05 July 2009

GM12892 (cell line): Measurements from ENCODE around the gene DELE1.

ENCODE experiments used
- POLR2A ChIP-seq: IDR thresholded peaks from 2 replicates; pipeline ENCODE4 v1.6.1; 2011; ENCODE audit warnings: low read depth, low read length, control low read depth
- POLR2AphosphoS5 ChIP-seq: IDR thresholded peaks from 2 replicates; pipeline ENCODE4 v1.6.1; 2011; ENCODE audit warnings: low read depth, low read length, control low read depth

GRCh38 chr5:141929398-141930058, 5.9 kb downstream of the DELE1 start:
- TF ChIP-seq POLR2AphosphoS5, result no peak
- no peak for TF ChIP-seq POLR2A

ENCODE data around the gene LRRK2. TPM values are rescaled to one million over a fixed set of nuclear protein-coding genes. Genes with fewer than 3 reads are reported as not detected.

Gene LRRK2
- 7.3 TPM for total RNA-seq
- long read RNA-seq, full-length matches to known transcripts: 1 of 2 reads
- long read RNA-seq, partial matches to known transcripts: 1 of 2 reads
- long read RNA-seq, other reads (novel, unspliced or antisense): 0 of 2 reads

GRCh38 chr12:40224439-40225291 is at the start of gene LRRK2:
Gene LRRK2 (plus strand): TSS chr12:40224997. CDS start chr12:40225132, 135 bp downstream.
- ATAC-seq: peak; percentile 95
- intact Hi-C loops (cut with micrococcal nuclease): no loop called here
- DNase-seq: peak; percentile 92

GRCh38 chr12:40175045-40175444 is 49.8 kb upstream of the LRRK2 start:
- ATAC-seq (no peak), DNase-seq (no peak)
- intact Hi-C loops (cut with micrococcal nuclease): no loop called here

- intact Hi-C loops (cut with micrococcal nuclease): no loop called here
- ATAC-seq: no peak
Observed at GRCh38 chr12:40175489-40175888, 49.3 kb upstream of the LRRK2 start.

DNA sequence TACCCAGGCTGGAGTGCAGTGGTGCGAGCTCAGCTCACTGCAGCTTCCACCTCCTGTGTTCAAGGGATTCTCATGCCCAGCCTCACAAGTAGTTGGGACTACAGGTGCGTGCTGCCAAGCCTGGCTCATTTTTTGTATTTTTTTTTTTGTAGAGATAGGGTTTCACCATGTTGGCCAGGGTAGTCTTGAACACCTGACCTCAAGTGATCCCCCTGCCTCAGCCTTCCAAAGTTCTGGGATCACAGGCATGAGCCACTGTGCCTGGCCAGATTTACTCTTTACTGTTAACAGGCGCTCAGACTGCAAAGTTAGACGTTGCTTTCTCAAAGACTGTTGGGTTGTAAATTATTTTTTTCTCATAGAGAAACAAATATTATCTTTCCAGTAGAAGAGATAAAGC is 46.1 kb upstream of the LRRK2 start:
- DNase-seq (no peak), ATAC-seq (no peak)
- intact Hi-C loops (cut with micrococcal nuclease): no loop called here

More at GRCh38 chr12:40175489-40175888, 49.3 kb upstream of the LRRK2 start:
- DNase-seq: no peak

The invention: Energy generated from the earth’s natural hot springs. The people behind the invention: Prince Piero Ginori Conti (1865-1939), an Italian nobleman and industrialist Sir Charles Parsons (1854-1931), an English engineer B. C. McCabe, an American businessman Developing a Practical System The first successful use of geothermal energy was at Larderello in northern Italy. The Larderello geothermal field, located near the city of Pisa about 240 kilometers northwest of Rome, contains many hot springs and fumaroles (steam vents). In 1777, these springs were found to be rich in boron, and in 1818, Francesco de Larderel began extracting the useful mineral borax from them. Shortly after 1900, Prince Piero Ginori Conti, director of the Larderello borax works, conceived the idea of using the steam for power production. An experimental electrical power plant was constructed at Larderello in 1904 to provide electric power to the borax plant. After this initial experiment proved successful, a 250-kilowatt generating station was installed in 1913 and commercial power production began. As the Larderello field grew, additional geothermal sites throughout the region were prospected and tapped for power. Power production grew steadily until the 1940’s, when production reached 130 megawatts; however, the Larderello power plants were destroyed late inWorldWar II (1939-1945). After the war, the generating plants were rebuilt, and they were producing more than 400 megawatts by 1980. The Larderello power plants encountered many of the technical problems that were later to concern other geothermal facilities. For example, hydrogen sulfide in the steam was highly corrosive to copper, so the Larderello power plant used aluminum for electrical connections much more than did conventional power plants of the time. Also, the low pressure of the steam in early wells at Larderello presented problems. The first generators simply used steam to drive a generator and vented the spent steam into the atmosphere. Asystem of this sort, called a “noncondensing system,” is useful for small generators but not efficient to produce large amounts of power. Most steam engines derive power not only from the pressure of the steam but also from the vacuum created when the steam is condensed back to water. Geothermal systems that generate power from condensation, as well as direct steam pressure, are called “condensing systems.” Most large geothermal generators are of this type. Condensation of geothermal steam presents special problems not present in ordinary steam engines: There are other gases present that do not condense. Instead of a vacuum, condensation of steam contaminated with other gases would result in only a limited drop in pressure and, consequently, very low efficiency. Initially, the operators of Larderello tried to use the steam to heat boilers that would, in turn, generate pure steam. Eventually, a device was developed that removed most of the contaminating gases from the steam. Although later wells at Larderello and other geothermal fields produced steam at greater pressure, these engineering innovations improved the efficiency of any geothermal power plant. Expanding the Idea In 1913, the English engineer Sir Charles Parsons proposed drilling an extremely deep (12-kilometer) hole to tap the earth’s deep heat. Power from such a deep hole would not come from natural steam as at Larderello but would be generated by pumping fluid into the hole and generating steam (as hot as 500 degrees Celsius) at the bottom. In modern terms, Parsons proposed tapping “hot dryrock” geothermal energy. (No such plant has been commercially operated yet, but research is being actively pursued in several countries.) The first use of geothermal energy in the United States was for direct heating. In 1890, the municipal water company of Boise, Idaho, began supplying hot water from a geothermal well. Water was piped from the well to homes and businesses along appropriately namedWarm Springs Avenue. At its peak, the system served more than four hundred customers, but as cheap natural gas became available, the number declined. Although Larderello was the first successful geothermal electric power plant, the modern era of geothermal electric power began with the opening of the Geysers Geothermal Field in California. Early attempts began in the 1920’s, but it was not until 1955 that B. C. McCabe, a Los Angeles businessman, leased 14.6 square kilometers in the Geysers area and founded the Magma Power Company. The first 12.5-megawatt generator was installed at the Geysers in 1960, and production increased steadily from then on. The Geysers surpassed Larderello as the largest producing geothermal field in the 1970’s, and more than 1,000 megawatts were being generated by 1980. By the end of 1980, geothermal plants had been installed in thirteen countries, with a total capacity of almost 2,600 megawatts, and projects with a total capacity of more than 15,000 megawatts were being planned in more than twenty countries. Impact Geothermal power has many attractive features. Because the steam is naturally heated and under pressure, generating equipment can be simple, inexpensive, and quickly installed. Equipment and installation costs are offset by savings in fuel. It is economically practical to install small generators, a fact that makes geothermal plants attractive in remote or underdeveloped areas. Most important to a world faced with a variety of technical and environmental problems connected with fossil fuels, geothermal power does not deplete fossil fuel reserves, produces little pollution, and contributes little to the greenhouse effect. Despite its attractive features, geothermal power has some limitations. Geologic settings suitable for easy geothermal power production are rare; there must be a hot rock or magma body close to the surface. Although it is technically possible to pump water from an external source into a geothermal well to generate steam, most geothermal sites require a plentiful supply of natural underground water that can be tapped as a source of steam. In contrast, fossil-fuel generating plants can be at any convenient location.